means to all of us. There will be three main activities:

Mini workshops

Each workstation provides the children with an activity to work on and learn through making and creating, scaffolded and supported by adults. From past experience this results in a phenomenal level of involvement and creativity.

As in previous years, the children will have the power and autonomy to choose from a range of creative activities, being trusted to navigate through and take part in workshops for as long as they like, tailoring their experiences to their own needs and interests. Here’s just a flavour of some of the workshops on offer:

  • Building with Strawbees: Strawbees is a construction set – material for playful building, testing, sharing ideas and thinking creatively. In this workshop we’ll explore ways to read and make sense of things by making and remaking them, empowering ourselves, understanding and shaping the world around us.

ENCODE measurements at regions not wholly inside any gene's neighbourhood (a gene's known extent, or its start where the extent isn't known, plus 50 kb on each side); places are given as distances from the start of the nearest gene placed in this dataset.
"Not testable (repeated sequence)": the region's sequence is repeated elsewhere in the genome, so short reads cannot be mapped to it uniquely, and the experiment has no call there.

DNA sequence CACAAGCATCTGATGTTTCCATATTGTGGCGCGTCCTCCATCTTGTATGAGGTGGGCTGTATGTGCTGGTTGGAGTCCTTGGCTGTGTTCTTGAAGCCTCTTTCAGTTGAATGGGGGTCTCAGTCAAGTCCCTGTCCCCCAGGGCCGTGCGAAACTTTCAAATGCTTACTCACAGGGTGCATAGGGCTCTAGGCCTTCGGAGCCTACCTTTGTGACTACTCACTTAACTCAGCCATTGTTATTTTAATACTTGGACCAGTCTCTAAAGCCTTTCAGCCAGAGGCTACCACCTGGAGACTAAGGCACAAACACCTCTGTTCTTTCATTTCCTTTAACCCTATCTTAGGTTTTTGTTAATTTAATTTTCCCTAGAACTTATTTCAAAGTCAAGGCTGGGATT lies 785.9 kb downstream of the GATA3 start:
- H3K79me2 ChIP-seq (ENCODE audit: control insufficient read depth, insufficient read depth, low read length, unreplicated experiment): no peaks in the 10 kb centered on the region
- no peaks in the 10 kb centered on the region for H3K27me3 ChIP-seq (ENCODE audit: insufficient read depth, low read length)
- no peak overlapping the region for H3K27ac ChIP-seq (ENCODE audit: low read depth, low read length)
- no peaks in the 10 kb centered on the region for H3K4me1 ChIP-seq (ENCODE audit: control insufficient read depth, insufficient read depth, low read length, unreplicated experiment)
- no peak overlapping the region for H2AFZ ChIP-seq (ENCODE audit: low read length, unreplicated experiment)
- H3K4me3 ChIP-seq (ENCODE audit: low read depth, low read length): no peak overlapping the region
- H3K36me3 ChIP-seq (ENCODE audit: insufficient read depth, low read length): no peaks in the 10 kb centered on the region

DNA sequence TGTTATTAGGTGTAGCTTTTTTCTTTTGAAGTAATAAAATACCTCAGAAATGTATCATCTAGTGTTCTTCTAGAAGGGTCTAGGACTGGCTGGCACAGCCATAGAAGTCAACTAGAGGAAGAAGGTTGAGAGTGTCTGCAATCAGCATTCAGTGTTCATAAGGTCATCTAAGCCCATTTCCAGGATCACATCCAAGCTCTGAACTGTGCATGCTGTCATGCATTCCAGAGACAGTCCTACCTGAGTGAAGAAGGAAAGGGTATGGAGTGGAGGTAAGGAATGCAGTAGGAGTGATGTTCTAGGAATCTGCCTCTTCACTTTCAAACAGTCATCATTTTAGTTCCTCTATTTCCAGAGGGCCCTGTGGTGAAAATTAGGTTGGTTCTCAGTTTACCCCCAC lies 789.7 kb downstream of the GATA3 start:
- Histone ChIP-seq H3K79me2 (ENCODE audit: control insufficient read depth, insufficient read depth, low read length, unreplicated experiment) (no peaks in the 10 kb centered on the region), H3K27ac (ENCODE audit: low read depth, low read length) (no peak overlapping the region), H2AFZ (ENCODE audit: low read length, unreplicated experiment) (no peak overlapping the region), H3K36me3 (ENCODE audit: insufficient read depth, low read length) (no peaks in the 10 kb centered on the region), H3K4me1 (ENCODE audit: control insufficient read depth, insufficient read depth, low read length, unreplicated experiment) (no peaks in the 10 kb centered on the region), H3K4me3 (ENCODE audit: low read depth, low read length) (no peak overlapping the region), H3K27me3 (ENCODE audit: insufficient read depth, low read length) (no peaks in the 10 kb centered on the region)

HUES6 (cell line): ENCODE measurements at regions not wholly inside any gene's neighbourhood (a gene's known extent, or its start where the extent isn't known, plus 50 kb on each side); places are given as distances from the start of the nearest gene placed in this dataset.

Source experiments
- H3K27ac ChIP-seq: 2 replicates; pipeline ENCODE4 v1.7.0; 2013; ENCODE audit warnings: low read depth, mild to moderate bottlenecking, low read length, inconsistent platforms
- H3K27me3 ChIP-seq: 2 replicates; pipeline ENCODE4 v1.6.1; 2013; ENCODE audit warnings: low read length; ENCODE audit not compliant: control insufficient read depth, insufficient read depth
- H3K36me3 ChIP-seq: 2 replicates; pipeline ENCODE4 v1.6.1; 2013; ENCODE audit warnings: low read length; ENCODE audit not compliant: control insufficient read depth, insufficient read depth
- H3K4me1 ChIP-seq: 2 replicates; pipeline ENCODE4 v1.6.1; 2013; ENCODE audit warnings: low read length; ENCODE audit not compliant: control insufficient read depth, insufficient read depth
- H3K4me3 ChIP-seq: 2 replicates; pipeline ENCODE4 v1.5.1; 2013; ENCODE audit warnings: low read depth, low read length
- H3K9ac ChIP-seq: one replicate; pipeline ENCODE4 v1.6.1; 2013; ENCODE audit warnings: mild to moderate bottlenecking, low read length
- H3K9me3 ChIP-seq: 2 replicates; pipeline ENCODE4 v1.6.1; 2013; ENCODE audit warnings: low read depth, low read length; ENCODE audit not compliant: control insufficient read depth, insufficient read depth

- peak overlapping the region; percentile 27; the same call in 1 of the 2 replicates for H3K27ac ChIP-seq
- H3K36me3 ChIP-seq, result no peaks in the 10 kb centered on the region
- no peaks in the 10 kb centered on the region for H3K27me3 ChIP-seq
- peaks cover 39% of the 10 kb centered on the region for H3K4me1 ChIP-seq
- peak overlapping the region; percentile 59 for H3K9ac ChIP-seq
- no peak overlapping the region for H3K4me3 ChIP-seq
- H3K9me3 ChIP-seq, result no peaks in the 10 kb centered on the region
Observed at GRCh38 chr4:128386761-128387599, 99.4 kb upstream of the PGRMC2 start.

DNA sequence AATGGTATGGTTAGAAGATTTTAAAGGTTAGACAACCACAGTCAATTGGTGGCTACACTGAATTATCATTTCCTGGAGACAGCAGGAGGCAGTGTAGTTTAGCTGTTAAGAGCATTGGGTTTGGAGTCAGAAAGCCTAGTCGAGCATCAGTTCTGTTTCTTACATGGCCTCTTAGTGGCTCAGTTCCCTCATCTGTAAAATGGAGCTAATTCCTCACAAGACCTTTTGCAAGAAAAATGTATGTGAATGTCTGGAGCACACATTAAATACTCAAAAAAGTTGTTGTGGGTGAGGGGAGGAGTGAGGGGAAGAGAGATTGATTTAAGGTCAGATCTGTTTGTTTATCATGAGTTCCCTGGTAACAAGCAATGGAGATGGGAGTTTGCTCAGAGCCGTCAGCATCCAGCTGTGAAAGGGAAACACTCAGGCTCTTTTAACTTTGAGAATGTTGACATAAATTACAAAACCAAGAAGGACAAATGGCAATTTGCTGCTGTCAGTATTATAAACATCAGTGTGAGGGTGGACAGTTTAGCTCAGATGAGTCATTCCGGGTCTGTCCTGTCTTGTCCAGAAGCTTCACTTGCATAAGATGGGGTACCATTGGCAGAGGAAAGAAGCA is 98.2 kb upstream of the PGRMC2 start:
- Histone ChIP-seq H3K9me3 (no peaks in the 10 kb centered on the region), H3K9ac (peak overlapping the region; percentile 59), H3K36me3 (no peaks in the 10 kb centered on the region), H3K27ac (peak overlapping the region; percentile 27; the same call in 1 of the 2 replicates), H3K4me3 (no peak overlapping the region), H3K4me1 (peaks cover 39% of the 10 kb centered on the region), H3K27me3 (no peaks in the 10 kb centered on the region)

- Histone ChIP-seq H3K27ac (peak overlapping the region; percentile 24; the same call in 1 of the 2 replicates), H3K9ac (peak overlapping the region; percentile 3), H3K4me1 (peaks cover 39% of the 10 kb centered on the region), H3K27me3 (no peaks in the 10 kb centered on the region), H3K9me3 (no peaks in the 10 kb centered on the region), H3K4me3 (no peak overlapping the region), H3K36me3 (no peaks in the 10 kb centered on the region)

• Power boats: before it became a museum/gallery, the Tate building was an electricity power station, called Bankside power station.  Barges used to bring oil from the refinery on the Thames Estuary. In this workshop we’ll make their own model boats powered by elastic bands. 
  • Machine learning for AI: developing a code of ethics for AI development. We’ll engage with a “teachable machine” by training it to identify objects and drawings. With this knowledge, we’ll discuss creative uses of this technology – and potential threats. We’ll also explore a code of ethics.

There will also be a tour of some of the gallery artworks that are especially pertinent to the theme of power.  

#Co-Think Showcase